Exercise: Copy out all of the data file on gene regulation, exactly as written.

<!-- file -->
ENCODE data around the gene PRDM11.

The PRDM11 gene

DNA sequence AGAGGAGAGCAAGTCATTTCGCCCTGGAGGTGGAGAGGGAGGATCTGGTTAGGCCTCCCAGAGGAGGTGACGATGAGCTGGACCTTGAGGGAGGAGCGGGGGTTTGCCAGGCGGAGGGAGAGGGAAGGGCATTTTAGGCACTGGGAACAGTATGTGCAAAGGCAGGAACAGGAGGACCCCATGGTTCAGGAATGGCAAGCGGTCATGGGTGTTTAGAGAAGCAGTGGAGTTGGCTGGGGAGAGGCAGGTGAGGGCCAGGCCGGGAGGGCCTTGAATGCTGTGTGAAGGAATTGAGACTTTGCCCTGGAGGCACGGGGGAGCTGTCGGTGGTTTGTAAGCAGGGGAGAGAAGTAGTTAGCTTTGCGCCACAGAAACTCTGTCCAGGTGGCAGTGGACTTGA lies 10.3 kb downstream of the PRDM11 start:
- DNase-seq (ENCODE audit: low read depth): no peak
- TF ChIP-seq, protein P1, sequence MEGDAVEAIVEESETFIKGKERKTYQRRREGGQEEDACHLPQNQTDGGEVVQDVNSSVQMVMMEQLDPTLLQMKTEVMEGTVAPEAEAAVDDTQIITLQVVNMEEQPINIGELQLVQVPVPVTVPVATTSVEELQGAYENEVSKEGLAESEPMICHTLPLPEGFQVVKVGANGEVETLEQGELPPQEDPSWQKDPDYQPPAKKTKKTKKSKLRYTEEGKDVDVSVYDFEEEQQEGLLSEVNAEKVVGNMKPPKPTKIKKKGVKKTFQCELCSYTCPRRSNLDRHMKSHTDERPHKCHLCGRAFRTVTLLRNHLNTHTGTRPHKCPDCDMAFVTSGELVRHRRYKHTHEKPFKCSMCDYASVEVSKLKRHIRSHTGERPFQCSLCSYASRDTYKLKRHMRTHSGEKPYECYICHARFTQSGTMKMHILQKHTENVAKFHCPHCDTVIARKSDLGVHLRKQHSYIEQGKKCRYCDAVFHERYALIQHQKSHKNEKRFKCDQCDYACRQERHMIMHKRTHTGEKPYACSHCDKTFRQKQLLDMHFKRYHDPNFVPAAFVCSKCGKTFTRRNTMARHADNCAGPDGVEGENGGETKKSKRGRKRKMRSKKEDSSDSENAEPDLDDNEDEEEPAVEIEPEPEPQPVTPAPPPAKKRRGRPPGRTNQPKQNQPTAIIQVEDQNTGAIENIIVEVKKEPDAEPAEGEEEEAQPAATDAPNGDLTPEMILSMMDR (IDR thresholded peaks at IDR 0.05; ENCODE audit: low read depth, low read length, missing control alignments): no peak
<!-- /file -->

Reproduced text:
ENCODE data around the gene PRDM11.

The PRDM11 gene

DNA sequence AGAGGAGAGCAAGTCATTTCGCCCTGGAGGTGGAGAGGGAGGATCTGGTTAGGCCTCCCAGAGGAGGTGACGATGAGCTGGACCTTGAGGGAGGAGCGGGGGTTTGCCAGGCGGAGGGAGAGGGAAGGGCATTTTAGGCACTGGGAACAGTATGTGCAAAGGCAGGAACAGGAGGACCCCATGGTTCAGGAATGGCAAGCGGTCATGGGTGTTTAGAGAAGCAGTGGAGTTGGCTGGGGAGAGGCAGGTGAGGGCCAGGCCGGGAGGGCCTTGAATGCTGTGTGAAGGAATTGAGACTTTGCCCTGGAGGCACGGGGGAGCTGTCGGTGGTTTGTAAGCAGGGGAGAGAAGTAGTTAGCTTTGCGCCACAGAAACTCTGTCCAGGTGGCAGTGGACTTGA lies 10.3 kb downstream of the PRDM11 start:
- DNase-seq (ENCODE audit: low read depth): no peak
- TF ChIP-seq, protein P1, sequence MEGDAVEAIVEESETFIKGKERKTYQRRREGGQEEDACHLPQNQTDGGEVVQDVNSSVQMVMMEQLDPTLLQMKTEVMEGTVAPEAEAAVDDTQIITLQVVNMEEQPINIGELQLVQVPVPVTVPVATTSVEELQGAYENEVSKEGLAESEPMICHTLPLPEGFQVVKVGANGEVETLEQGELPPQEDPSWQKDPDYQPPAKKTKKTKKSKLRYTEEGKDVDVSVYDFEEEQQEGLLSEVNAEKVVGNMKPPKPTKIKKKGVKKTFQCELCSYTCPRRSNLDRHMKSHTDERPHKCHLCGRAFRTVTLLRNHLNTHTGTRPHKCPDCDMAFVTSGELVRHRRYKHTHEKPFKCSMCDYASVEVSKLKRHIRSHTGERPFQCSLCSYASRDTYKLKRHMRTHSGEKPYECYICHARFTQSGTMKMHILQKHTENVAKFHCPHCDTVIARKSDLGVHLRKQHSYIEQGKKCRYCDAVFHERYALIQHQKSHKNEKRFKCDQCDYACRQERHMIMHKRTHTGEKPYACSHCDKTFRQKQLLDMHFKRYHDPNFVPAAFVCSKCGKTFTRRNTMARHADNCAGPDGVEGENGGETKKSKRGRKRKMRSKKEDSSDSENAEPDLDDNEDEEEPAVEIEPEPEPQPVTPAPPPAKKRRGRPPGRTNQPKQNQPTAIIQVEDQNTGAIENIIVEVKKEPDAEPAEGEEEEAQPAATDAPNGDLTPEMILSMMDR (IDR thresholded peaks at IDR 0.05; ENCODE audit: low read depth, low read length, missing control alignments): no peak